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#  Installation

Please follow the steps for your operating system.

#  macOS

The recommended way to install mitmproxy on macOS is to use Homebrew:

brew install mitmproxy

Alternatively, you can download standalone binaries on mitmproxy.org.

NOTE: For Apple Silicon, Rosetta is required.

#  Linux

The recommended way to install mitmproxy on Linux is to download the standalone binaries on mitmproxy.org.

Some Linux distributions provide community-supported mitmproxy packages through their native package repositories (e.g., Arch Linux, Debian, Ubuntu, Kali Linux, OpenSUSE, etc.). We are not involved in the maintenance of downstream packaging efforts, and they often lag behind the current mitmproxy release. Please contact the repository maintainers directly for issues with native packages.

#  Windows

To install mitmproxy on Windows, download the installer from mitmproxy.org. We also provide standalone binaries, they take significantly longer to start as some files need to be extracted to temporary directories first. After installation, mitmproxy, mitmdump and mitmweb are also added to your PATH and can be invoked from the command line.

We highly recommend to install Windows Terminal to improve the rendering of the console interface.

All the mitmproxy tools are also supported under WSL (Windows Subsystem for Linux). After installing WSL, follow the mitmproxy installation instructions for Linux.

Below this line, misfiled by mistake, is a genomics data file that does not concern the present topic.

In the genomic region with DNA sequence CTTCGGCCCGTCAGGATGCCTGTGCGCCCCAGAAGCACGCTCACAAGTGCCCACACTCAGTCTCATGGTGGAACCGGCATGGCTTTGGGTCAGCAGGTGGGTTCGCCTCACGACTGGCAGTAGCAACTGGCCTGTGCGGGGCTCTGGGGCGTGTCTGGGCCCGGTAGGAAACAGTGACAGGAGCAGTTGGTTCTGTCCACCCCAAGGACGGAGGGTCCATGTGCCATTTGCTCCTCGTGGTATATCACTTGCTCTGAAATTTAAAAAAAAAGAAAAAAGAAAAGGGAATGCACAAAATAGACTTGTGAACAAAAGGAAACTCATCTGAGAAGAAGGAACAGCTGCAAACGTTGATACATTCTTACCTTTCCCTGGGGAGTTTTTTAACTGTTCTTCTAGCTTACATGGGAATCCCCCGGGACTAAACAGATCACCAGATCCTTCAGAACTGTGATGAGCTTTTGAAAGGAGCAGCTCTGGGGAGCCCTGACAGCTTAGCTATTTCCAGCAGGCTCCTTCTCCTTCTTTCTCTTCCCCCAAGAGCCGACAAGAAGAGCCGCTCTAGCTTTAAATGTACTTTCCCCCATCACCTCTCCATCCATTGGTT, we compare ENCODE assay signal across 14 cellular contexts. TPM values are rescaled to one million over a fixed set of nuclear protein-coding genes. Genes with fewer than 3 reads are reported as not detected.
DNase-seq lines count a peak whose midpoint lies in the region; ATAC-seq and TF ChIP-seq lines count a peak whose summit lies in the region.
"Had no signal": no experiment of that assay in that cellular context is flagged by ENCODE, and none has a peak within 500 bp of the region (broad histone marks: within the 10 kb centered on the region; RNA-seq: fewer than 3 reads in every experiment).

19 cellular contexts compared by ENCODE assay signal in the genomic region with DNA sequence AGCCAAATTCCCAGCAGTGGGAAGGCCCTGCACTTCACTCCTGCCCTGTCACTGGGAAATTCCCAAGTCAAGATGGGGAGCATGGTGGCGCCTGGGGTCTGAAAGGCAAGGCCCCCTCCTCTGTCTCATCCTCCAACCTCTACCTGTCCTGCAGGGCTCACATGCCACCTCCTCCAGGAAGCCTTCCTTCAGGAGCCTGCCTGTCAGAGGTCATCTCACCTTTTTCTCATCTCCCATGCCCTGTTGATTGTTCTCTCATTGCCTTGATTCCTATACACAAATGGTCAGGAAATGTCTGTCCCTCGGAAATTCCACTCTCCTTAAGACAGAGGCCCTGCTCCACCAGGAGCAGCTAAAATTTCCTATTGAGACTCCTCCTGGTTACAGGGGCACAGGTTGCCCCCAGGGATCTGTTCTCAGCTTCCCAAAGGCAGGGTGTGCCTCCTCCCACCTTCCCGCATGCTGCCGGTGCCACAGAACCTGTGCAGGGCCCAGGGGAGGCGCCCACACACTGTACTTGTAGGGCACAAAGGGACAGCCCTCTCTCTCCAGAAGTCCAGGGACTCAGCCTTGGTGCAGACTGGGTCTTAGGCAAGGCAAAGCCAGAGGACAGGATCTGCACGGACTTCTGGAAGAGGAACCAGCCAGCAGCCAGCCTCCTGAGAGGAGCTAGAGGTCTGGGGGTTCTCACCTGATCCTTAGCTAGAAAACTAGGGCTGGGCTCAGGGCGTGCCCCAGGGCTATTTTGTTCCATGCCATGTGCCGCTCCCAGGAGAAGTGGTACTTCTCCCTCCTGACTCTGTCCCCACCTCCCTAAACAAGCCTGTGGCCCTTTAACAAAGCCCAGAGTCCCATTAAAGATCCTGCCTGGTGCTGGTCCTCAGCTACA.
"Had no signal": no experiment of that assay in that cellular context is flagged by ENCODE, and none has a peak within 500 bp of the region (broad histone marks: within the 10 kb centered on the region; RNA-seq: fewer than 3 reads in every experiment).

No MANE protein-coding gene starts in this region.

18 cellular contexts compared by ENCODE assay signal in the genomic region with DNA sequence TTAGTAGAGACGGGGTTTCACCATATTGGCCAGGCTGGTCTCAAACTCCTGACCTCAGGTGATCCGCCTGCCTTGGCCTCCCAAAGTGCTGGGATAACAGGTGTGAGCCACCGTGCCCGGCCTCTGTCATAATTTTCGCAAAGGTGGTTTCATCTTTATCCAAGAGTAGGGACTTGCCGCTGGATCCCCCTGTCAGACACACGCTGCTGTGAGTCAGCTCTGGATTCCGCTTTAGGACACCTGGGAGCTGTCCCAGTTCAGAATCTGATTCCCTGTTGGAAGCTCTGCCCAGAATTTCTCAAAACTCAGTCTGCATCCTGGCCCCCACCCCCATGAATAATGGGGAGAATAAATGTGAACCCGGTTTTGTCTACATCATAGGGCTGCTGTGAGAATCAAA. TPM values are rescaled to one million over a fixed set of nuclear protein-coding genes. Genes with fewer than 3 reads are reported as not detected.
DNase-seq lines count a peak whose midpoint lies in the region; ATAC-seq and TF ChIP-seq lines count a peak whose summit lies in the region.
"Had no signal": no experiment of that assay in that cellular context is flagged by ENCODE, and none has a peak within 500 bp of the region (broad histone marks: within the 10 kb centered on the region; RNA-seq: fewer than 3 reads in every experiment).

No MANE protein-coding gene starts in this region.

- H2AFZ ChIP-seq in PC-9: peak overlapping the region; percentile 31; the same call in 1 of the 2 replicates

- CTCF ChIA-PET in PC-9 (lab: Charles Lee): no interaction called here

#  Advanced Installation

#  Development Setup

If you would like to install mitmproxy directly from source code or the GitHub main branch, please see the our CONTRIBUTING.md on GitHub.

#  Installation from the Python Package Index (PyPI)

If your mitmproxy addons require the installation of additional Python packages, you can install mitmproxy from PyPI.

While there are plenty of options around1, we recommend the installation using pipx:

  1. Install a recent version of Python (we require at least 3.10).
  2. Install pipx.
  3. pipx install mitmproxy

To install additional Python packages, run pipx inject mitmproxy <your-package-name>.

#  Docker Images

You can use the official mitmproxy images from DockerHub.

#  Security Considerations for Binary Packages

Our pre-compiled binary packages and Docker images include a self-contained Python 3 environment, a recent version of OpenSSL, and other dependencies that would otherwise be cumbersome to compile and install.

Dependencies in the binary packages are frozen on release, and can’t be updated in situ. This means that we necessarily capture any bugs or security issues that may be present. We don’t generally release new binary packages simply to update dependencies (though we may do so if we become aware of a really serious issue). If you use our binary packages, please make sure you update regularly to ensure that everything remains current.

As a general principle, mitmproxy does not “phone home” and consequently will not do any update checks.

  1. If you are familiar with the Python ecosystem, you may know that there are a million ways to install Python packages. Most of them (pip, virtualenv, pipenv, etc.) should just work, but we don’t have the capacity to provide support for it. ↩︎